The problem with eyewitnesses is their experiences are not repeatable. You know what you saw, but nobody else does. We can't verify it, we can't analyze it, we can't do anything with it. Nobody has access to your subjective experience and there are plenty of reasons why you might claim to have had such an experience, but have been mistaken, or exaggerating, or confabulating, or even outright lying. From a perspective outside your own head, all of those alternatives would look essentially identical in terms of observable effects it produces (namely the sounds coming out of your mouth or the keys you press on a keyboard), which means that each of these a priori vastly more likely alternatives is still more likely to be the correct one. Should, then, anybody else be convinced? The answer is no.
There is no paradox here: information is often subjective and asymmetric, which means that the kinds of mechanisms that can explain observations and their relative likelihoods are themselves subjective. This is something Bayesians understand well:
(this cartoon of Bayes' theorem comes from this presentation, which is a very good introduction to the subject in the context of skepticism. for a deeper dive, see this book draft by ET Jaynes, the godfather of the modern perspective on the subject in the context of science and rigorous reasoning).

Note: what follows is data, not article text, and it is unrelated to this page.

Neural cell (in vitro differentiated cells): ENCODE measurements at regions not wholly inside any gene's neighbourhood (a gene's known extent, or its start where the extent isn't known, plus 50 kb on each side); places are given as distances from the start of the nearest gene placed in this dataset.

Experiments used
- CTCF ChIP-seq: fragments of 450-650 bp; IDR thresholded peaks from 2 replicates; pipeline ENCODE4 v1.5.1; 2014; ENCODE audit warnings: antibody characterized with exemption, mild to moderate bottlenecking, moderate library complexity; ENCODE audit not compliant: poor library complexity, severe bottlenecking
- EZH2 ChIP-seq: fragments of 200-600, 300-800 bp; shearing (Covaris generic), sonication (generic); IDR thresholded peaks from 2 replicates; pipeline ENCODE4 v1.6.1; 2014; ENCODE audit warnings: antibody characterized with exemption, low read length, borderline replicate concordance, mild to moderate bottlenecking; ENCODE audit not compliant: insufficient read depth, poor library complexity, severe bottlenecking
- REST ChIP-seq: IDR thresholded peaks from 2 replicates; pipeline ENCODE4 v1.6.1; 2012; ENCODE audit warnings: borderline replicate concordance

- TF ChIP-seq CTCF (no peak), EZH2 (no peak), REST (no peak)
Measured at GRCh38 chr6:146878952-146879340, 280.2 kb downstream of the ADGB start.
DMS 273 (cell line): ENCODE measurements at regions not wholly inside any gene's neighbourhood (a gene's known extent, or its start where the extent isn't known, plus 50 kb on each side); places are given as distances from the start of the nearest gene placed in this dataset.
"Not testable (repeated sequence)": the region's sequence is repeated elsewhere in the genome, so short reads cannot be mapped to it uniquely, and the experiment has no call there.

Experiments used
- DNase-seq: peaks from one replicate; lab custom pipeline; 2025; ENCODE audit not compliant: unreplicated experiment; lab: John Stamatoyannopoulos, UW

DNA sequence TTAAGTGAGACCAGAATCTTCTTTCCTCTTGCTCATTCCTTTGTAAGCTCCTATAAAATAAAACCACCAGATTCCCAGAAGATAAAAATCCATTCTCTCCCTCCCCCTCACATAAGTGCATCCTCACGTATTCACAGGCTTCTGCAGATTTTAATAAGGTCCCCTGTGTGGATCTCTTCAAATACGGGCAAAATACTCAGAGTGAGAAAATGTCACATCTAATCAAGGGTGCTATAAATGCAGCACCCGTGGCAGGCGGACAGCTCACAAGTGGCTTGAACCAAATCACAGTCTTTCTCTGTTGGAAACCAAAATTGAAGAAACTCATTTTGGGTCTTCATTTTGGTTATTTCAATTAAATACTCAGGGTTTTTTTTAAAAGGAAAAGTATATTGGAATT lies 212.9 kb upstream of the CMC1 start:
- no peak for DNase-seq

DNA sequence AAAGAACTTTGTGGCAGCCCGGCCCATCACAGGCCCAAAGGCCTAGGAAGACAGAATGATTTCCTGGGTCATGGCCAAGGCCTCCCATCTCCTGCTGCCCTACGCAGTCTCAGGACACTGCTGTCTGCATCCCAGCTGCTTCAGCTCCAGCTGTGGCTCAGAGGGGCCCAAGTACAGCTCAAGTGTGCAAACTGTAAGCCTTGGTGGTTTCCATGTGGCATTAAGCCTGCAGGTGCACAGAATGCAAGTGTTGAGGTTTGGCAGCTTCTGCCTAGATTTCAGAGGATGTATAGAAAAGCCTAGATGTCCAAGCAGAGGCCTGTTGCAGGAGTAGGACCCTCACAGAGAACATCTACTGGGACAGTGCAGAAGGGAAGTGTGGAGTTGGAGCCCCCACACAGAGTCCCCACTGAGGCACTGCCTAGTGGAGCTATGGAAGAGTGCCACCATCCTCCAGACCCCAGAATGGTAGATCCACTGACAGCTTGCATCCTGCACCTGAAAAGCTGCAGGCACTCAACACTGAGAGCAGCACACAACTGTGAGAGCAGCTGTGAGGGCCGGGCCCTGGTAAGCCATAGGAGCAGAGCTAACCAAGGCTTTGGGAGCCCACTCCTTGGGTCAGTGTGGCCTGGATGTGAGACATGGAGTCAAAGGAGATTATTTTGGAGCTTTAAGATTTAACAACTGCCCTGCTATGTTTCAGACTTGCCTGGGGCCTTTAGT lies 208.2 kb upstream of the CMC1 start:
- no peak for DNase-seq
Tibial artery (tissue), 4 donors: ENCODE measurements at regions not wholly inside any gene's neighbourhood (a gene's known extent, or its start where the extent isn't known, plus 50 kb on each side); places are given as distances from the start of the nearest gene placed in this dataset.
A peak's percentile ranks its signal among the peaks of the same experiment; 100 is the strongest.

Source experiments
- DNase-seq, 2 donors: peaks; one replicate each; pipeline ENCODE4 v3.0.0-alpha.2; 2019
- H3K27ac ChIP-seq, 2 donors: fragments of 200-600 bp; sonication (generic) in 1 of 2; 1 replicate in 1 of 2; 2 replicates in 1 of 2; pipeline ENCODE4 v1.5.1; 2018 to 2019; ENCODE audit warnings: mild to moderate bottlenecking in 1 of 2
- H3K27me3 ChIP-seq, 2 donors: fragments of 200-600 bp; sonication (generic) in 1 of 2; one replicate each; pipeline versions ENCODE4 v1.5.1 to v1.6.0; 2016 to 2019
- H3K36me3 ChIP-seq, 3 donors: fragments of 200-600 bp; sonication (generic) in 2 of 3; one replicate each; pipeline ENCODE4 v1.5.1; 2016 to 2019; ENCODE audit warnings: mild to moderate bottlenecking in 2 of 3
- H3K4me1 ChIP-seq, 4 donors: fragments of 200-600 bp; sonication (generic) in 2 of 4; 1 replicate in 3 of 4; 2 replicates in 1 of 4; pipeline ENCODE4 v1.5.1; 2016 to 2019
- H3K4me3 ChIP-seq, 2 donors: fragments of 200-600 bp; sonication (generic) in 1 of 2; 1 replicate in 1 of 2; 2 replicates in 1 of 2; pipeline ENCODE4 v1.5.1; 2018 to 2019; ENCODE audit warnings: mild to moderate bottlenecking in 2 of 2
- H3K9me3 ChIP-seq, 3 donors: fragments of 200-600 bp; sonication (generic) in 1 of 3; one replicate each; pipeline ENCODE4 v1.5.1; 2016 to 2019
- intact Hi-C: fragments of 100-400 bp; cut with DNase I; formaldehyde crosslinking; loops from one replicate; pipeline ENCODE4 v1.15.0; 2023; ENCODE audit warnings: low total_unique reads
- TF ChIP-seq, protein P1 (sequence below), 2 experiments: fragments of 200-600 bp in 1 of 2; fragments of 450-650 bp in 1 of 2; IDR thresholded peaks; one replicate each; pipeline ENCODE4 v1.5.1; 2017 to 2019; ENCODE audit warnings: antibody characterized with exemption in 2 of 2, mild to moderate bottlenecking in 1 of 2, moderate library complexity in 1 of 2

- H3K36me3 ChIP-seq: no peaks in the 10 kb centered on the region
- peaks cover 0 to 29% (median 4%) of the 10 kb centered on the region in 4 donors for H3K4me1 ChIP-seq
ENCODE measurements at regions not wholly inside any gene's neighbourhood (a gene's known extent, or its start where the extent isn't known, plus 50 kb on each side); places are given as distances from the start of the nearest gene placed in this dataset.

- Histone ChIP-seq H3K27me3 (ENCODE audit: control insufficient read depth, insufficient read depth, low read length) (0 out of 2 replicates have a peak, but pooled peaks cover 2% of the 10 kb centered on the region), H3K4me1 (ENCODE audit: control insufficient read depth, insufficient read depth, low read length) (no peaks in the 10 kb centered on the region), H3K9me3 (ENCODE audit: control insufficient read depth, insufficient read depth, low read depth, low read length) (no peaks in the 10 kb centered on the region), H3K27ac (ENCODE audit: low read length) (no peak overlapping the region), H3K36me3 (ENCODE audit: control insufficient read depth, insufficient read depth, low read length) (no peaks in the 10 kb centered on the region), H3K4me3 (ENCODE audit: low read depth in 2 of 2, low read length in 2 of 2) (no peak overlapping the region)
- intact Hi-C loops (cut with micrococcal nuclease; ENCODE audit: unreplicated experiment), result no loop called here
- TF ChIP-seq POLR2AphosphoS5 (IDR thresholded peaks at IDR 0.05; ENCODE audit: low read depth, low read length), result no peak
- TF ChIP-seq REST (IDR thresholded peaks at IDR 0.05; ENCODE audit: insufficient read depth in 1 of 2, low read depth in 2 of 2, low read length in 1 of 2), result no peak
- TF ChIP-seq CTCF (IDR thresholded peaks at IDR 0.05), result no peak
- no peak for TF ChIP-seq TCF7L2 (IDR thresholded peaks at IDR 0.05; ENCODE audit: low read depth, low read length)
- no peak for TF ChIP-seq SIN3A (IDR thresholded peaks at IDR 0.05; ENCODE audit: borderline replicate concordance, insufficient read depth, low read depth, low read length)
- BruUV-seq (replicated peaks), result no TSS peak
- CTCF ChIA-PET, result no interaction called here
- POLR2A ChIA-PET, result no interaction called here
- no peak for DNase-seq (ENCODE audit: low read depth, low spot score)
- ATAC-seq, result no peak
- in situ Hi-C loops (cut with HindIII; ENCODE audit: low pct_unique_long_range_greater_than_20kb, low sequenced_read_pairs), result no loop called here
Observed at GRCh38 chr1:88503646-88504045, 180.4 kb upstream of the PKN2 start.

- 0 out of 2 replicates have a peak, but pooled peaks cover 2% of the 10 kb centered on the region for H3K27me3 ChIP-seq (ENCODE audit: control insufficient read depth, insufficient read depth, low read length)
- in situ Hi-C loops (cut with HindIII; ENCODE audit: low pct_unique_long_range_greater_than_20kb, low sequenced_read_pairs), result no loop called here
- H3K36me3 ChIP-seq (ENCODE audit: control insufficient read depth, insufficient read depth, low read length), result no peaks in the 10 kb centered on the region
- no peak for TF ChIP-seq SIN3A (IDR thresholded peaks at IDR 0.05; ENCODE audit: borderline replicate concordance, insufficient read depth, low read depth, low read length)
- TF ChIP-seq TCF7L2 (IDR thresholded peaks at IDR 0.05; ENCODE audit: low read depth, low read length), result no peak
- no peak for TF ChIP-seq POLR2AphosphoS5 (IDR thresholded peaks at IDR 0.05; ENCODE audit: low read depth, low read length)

This is a fundamentally subjective calculus, that is done differently for each person depending on what evidence they have and what information they know. You, as a witness, can discard any number of competing explanations in that denominator there -- you know you aren't lying or confusing an obvious giant spaceship for venus, but for everybody else those competing explanations are well in play and they drive down the probability of actual flying triangle down to nothing. You believe you saw a flying triangle, we don't, and we're both evaluating evidence rationally. Perfectly possible.
This also explains what is meant by the unreliability of witness testimony. For claims of ordinary phenomena, the prior probability (how typical our explanation is in the above cartoon) is high (by definition) which means the probability the phenomenon happened is high. So if you tell me you saw an airplane come in for a landing when driving by the airport, I will likely accept that claim as true. If you say you saw a flying saucer, I will evaluate the claim differently. And, of course, while in most of this conversation I've been happy to assume that you do in fact know what you saw, in practice I also have to assume that you may simply not have thought of an alternate explanation, and I have to consider those as well. If you are evaluating evidence rationally, you should incorporate those alternate explanations in your own probability calculus.
I hope this post is of some use in contextualizing why "direct human interaction with our world" is adequate most of the time but fails to meet the bar for convincing skeptics of the reality of any extraordinary phenomenon.